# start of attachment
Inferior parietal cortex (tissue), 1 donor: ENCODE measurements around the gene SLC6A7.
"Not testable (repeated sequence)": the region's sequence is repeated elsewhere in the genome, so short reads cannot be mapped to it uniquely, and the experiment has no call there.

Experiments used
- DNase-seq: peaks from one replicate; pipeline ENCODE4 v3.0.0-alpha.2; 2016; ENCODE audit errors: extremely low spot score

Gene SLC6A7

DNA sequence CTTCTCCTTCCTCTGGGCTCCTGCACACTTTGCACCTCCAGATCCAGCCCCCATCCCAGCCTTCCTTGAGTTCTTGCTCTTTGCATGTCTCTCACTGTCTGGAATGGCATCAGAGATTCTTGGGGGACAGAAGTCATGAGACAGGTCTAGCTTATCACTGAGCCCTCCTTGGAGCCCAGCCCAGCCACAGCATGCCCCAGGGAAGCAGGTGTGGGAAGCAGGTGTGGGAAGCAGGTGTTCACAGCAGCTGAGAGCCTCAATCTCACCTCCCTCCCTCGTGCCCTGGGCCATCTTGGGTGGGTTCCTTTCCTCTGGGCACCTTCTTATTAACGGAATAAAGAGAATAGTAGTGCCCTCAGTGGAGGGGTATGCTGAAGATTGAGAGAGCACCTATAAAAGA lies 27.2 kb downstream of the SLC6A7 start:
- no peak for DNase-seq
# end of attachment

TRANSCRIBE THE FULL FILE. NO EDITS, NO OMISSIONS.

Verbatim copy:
Inferior parietal cortex (tissue), 1 donor: ENCODE measurements around the gene SLC6A7.
"Not testable (repeated sequence)": the region's sequence is repeated elsewhere in the genome, so short reads cannot be mapped to it uniquely, and the experiment has no call there.

Experiments used
- DNase-seq: peaks from one replicate; pipeline ENCODE4 v3.0.0-alpha.2; 2016; ENCODE audit errors: extremely low spot score

Gene SLC6A7

DNA sequence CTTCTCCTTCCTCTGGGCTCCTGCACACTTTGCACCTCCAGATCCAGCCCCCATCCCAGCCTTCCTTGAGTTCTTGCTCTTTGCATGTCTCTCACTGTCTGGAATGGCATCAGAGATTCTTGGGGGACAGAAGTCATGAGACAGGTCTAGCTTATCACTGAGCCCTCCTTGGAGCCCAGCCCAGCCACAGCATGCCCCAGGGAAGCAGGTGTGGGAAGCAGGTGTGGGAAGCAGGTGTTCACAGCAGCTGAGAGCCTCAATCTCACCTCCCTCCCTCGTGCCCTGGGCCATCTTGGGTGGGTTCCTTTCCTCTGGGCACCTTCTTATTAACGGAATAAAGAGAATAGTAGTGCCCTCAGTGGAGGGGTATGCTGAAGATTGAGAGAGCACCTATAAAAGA lies 27.2 kb downstream of the SLC6A7 start:
- no peak for DNase-seq